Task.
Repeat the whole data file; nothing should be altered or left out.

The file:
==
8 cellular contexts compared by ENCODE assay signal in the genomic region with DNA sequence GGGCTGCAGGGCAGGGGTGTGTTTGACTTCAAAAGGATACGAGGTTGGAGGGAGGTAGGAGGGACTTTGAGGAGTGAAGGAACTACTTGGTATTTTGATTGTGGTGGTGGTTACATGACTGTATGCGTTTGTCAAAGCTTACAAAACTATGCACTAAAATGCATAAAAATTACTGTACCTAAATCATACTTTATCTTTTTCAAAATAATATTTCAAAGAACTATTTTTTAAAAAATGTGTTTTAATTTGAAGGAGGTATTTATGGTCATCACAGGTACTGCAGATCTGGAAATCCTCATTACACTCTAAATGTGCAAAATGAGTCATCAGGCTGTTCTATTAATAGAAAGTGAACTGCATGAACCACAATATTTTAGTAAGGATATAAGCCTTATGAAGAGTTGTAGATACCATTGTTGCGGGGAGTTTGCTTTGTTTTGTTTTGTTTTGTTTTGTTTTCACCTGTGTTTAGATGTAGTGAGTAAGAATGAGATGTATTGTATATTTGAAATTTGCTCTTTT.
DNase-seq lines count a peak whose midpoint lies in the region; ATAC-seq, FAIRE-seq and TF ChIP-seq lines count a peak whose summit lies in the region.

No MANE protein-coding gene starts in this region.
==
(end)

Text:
8 cellular contexts compared by ENCODE assay signal in the genomic region with DNA sequence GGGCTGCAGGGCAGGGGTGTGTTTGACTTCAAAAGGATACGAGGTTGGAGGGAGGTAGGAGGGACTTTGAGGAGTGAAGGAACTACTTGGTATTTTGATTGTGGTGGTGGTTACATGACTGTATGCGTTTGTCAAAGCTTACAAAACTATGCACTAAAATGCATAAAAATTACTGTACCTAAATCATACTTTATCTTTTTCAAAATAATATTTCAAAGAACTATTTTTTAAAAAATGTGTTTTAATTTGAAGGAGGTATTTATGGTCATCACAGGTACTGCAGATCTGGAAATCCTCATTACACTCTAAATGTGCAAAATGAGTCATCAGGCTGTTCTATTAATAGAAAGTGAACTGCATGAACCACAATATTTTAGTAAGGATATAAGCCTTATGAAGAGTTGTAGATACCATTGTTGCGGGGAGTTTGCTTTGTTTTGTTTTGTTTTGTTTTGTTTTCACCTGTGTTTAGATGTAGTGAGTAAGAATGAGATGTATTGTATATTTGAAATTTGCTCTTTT.
DNase-seq lines count a peak whose midpoint lies in the region; ATAC-seq, FAIRE-seq and TF ChIP-seq lines count a peak whose summit lies in the region.

No MANE protein-coding gene starts in this region.